Fourth: Part of the discourse on Gazan relocation is an understandable and justifiable provocation against the rest of the world. If it is so important for the Prime Minister of Canada to protect women and children in Gaza, he is welcome to hand them Canadian visas. They could move to the sparsely populated provinces of Saskatchewan and Manitoba. Of course, Canada will not do such thing. When Justin Trudeau rebukes Israel, it is not because he cares about Gazans, it is because he cares about appearing righteous, and leaving Israel with the daunting challenge of living in reality.
Fifth: Is the idea truly unrealistic? To answer this question, we must define the “idea.” Is it realistic to assume that Canada will take in masses of Gazans? The answer is no. Is it realistic to assume that Gazans will leave willingly? Here we must ask what willingly means. The two Israeli MK’s mentioned in their WSJ article that Austria and Sweden took in masses of refugees from Bosnia during the Yugoslav wars. Were these refugees leaving willingly? Yes, they agreed to move because the other option was a massacre. The same is true for the quarter of a million Syrians who willingly moved to Germany. They agreed to move to a progressive Western country in order to escape the killing fields. This does not happen in Gaza because Israel is neither Syria nor Serbia. Israel does not kill innocent Gazans indiscriminately.
Is the idea of Gazans leaving a good idea? It is a convenient idea for Israel, to which the Gazans would respond by proposing that it is Israelis who ought to relocate (in fact, that is the ideology of those thinking Zionism is a colonialist project). So, in the world of fantasy, one can imagine many things. But in a realistic world, Gazans are still here, we are also here, and neither are going anywhere.
Where was God on October 7 is a question that some Israelis ask. I tried to respond by referring to other disasters:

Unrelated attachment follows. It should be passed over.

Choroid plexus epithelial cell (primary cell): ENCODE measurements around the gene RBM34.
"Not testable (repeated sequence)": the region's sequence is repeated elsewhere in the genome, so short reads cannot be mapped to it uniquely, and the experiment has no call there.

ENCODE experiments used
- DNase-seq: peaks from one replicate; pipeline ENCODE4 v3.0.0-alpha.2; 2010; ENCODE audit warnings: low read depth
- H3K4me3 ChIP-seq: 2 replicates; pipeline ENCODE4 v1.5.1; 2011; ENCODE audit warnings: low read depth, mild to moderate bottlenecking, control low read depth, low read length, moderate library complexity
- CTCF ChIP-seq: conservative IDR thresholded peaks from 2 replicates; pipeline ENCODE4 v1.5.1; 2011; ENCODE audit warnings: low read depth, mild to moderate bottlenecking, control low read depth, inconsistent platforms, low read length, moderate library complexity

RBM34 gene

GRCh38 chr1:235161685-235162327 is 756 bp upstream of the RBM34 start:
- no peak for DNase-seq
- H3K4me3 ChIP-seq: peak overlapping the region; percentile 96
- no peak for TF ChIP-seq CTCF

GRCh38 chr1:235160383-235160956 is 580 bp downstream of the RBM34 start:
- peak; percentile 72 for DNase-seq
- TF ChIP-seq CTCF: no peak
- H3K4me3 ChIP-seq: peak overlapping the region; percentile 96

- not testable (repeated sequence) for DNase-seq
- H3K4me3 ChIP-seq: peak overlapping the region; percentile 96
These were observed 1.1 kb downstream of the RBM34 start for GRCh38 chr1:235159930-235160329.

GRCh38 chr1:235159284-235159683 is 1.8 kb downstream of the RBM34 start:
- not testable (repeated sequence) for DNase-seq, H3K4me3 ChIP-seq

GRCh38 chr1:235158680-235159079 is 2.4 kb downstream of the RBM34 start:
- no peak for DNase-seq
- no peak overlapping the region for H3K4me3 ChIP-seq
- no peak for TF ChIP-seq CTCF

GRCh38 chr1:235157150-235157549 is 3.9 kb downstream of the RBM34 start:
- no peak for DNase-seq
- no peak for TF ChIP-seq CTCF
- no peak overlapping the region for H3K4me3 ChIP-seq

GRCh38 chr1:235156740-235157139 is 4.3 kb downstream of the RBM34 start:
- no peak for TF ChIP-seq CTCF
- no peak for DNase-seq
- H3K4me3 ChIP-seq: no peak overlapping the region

The Holocaust was mentioned by relatively many Israelis as an event that weakens faith in God … Only among the ultra-Orthodox was there a majority, not a large one (56%), who said that the Holocaust was a faith-strengthening event. Perhaps because it is very difficult for them to say about anything that it weakens the faith. But among the religious, who all believe, about a third said that the Holocaust is an event that weakens faith (31%). And among the traditionalists, about 40% said so. And among the secular, a significant part of whom obviously do not believe, two-thirds said so. Which may also indicate the reaction of the Jews in Israel to October 7. Where was God? Some will be tormented, some will say that his ways are mysterious, some will say that he is simply doesn’t exist.
Security and/or separation is what Israelis believe in. Peace – not so much. Not with the Palestinians, and not as long as they want us all dead.
David Lilienfeld wrote: “It seems likely that American opinion supporting a ceasefire is likely to hit levels Biden can’t ignore in about a week. After that, I don’t know that Biden will have any way of resisting calling for a ceasefire.” My response: 1. It is now a week after, and (as I write) Israel still fights. 2. Biden’s view is crucially important, but it’s not the only important factor as Israel’s ponders its options.
Shmuel Rosner is senior political editor. For more analysis of Israeli and international politics, visit Rosner’s Domain at jewishjournal.com/rosnersdomain.